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Metal Bulletin 34

Metal Bulletin 34

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Published by Metal Bulletin Zine
metal music; thrash; death metal; black metal; doom metal; grindcore; heavy metal music; rock music; folk metal; progressive metal
metal music; thrash; death metal; black metal; doom metal; grindcore; heavy metal music; rock music; folk metal; progressive metal

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Published by: Metal Bulletin Zine on Feb 18, 2013
Copyright:Attribution Non-commercial


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Void Moon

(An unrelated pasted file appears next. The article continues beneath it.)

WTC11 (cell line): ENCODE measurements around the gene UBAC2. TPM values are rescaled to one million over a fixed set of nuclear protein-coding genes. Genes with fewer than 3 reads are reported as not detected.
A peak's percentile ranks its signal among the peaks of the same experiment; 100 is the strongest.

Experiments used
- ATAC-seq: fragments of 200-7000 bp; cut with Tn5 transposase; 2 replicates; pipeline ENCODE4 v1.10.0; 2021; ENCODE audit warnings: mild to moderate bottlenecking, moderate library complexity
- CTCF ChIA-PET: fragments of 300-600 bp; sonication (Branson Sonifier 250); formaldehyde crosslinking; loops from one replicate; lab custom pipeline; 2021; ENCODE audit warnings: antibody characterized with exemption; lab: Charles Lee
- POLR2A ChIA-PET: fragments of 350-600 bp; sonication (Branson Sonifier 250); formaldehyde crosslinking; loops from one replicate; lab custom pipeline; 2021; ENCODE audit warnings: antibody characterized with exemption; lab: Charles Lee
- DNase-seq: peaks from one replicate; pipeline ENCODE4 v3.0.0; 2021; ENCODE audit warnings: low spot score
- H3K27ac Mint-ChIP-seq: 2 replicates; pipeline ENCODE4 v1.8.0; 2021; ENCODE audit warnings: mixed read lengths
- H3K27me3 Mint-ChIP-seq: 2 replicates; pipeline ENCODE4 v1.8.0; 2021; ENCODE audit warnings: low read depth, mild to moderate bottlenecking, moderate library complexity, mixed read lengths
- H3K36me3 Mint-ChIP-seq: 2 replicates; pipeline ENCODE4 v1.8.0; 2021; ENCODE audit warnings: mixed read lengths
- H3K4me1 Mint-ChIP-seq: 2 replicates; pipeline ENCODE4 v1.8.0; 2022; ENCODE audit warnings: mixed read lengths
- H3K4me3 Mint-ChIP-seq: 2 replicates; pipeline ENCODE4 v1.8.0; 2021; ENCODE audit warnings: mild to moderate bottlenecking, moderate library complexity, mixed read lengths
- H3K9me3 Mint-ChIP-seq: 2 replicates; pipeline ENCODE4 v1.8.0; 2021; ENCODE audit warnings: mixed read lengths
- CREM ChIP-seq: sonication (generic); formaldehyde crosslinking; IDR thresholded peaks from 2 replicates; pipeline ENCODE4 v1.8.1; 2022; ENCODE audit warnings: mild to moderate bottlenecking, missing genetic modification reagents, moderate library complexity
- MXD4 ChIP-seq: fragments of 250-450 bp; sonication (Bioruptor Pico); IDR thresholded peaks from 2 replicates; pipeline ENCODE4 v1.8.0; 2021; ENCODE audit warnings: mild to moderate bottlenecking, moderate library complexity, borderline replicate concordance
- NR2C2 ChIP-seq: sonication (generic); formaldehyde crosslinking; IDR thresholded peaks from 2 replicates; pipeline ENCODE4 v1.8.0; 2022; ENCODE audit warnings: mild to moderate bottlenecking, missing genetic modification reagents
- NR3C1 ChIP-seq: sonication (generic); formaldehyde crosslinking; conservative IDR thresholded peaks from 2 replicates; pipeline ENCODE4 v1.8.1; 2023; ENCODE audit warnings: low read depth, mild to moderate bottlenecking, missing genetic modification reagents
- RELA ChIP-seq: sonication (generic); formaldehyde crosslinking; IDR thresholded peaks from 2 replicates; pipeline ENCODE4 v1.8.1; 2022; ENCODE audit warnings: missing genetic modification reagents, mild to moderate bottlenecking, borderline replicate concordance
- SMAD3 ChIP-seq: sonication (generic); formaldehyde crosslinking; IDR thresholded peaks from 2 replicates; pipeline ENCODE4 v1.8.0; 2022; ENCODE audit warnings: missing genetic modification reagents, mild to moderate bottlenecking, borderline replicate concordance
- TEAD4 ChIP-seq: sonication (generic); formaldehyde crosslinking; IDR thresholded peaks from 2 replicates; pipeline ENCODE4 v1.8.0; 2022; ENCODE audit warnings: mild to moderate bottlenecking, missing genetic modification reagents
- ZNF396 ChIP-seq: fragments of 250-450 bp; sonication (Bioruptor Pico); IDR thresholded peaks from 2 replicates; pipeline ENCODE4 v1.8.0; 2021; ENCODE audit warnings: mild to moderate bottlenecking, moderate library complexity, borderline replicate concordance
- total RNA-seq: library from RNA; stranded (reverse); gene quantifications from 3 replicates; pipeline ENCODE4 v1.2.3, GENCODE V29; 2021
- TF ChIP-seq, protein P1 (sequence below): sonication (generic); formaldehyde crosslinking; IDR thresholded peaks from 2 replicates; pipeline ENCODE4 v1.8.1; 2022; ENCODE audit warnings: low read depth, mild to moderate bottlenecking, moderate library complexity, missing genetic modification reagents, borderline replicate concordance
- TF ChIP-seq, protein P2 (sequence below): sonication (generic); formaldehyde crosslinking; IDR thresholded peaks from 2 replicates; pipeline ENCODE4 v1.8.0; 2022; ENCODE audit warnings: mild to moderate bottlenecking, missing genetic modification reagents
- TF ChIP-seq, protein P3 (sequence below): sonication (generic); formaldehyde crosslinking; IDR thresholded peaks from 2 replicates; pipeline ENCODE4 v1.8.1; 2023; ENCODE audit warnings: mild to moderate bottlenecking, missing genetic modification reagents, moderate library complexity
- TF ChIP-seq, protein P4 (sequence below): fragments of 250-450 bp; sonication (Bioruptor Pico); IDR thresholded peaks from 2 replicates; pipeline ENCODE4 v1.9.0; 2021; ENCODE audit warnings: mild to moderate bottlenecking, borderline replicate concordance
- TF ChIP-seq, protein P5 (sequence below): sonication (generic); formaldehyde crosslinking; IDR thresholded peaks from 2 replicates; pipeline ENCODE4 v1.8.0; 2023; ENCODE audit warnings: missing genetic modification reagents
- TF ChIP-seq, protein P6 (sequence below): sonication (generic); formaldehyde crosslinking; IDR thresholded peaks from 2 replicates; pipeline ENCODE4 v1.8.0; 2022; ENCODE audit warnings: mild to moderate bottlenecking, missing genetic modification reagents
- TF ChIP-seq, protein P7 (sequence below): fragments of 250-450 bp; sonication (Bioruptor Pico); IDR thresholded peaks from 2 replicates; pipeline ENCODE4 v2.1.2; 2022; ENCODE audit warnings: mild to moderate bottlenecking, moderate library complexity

Ad Patres
, Aum
, Bane
, Circle II Circle
, Execration
, Frosthelm
, The Gates of Slumber
, Holy Grail
, Katana
, NettleCarrier
, Nominon
, Offending
, Offensor
, Phobia
, Tsar Bomb
, Vomitchapel
, Waylander
(Northern Ireland)
, Zonaria
, Züül
Metal Bulletin zine #34
contact the zine: theoutcastzine@juno.com
Thanks for supporting DIY metal, and this zine. Washington state
Metal Bulletin zine
For more metal, visit Fuglymaniacs at:
email: theoutcastzine@juno.comwww.metalbulletin.blogspot.comwww.myspace.com/themetalbulletin
history of Metal Bulletin zineIssue 1 to 20: (2006-2009): WisconsinIssue 21 to 26: (2009-2010): TexasIssue 27 (2010) - present; Washington State--
metal on the radio/internet (Pacific Time)
Metal Shop (Seattle, WA): Saturday 11pm-3amKISW 99.9fm www.kisw.comFOUR ridiculous hours of the heavy stuff!Sweet Nightmares (Houston, TX): Thursday night9pm-midnight KPFT 90.1 fm www.kpft.orgBill The Master and his pirates take over Texas!